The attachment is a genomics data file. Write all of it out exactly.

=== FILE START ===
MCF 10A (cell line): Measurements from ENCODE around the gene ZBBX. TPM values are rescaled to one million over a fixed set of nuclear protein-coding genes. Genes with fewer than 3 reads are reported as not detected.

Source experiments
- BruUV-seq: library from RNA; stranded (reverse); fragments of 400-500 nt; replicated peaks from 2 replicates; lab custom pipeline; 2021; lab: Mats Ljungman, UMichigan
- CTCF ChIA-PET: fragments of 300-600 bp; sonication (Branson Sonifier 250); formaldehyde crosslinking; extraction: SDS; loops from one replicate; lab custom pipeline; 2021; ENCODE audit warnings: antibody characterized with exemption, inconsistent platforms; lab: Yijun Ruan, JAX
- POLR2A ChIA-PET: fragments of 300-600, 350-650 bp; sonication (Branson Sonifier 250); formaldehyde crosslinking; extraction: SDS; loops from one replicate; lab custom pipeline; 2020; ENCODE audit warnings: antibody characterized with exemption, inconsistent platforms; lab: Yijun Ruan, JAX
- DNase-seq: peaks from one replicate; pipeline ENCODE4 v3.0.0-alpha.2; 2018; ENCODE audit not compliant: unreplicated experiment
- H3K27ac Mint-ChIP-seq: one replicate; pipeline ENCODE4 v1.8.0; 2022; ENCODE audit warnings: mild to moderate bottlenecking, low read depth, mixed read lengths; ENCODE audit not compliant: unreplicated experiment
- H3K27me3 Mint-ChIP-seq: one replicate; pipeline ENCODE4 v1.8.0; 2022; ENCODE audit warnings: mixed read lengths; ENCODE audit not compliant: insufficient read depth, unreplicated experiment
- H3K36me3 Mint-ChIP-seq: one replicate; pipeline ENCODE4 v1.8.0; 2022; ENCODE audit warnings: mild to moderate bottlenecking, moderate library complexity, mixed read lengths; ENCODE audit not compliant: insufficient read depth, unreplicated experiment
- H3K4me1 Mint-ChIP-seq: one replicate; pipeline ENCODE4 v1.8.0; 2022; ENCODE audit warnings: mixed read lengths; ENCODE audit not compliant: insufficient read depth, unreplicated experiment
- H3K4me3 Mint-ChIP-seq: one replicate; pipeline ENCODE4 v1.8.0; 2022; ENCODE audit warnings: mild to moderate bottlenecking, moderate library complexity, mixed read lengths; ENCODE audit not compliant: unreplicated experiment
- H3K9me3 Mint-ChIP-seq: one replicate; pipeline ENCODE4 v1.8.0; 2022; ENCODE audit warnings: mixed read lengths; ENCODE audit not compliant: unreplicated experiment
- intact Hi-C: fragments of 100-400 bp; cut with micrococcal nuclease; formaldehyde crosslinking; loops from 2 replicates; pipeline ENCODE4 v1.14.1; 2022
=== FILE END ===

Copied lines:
MCF 10A (cell line): Measurements from ENCODE around the gene ZBBX. TPM values are rescaled to one million over a fixed set of nuclear protein-coding genes. Genes with fewer than 3 reads are reported as not detected.

Source experiments
- BruUV-seq: library from RNA; stranded (reverse); fragments of 400-500 nt; replicated peaks from 2 replicates; lab custom pipeline; 2021; lab: Mats Ljungman, UMichigan
- CTCF ChIA-PET: fragments of 300-600 bp; sonication (Branson Sonifier 250); formaldehyde crosslinking; extraction: SDS; loops from one replicate; lab custom pipeline; 2021; ENCODE audit warnings: antibody characterized with exemption, inconsistent platforms; lab: Yijun Ruan, JAX
- POLR2A ChIA-PET: fragments of 300-600, 350-650 bp; sonication (Branson Sonifier 250); formaldehyde crosslinking; extraction: SDS; loops from one replicate; lab custom pipeline; 2020; ENCODE audit warnings: antibody characterized with exemption, inconsistent platforms; lab: Yijun Ruan, JAX
- DNase-seq: peaks from one replicate; pipeline ENCODE4 v3.0.0-alpha.2; 2018; ENCODE audit not compliant: unreplicated experiment
- H3K27ac Mint-ChIP-seq: one replicate; pipeline ENCODE4 v1.8.0; 2022; ENCODE audit warnings: mild to moderate bottlenecking, low read depth, mixed read lengths; ENCODE audit not compliant: unreplicated experiment
- H3K27me3 Mint-ChIP-seq: one replicate; pipeline ENCODE4 v1.8.0; 2022; ENCODE audit warnings: mixed read lengths; ENCODE audit not compliant: insufficient read depth, unreplicated experiment
- H3K36me3 Mint-ChIP-seq: one replicate; pipeline ENCODE4 v1.8.0; 2022; ENCODE audit warnings: mild to moderate bottlenecking, moderate library complexity, mixed read lengths; ENCODE audit not compliant: insufficient read depth, unreplicated experiment
- H3K4me1 Mint-ChIP-seq: one replicate; pipeline ENCODE4 v1.8.0; 2022; ENCODE audit warnings: mixed read lengths; ENCODE audit not compliant: insufficient read depth, unreplicated experiment
- H3K4me3 Mint-ChIP-seq: one replicate; pipeline ENCODE4 v1.8.0; 2022; ENCODE audit warnings: mild to moderate bottlenecking, moderate library complexity, mixed read lengths; ENCODE audit not compliant: unreplicated experiment
- H3K9me3 Mint-ChIP-seq: one replicate; pipeline ENCODE4 v1.8.0; 2022; ENCODE audit warnings: mixed read lengths; ENCODE audit not compliant: unreplicated experiment
- intact Hi-C: fragments of 100-400 bp; cut with micrococcal nuclease; formaldehyde crosslinking; loops from 2 replicates; pipeline ENCODE4 v1.14.1; 2022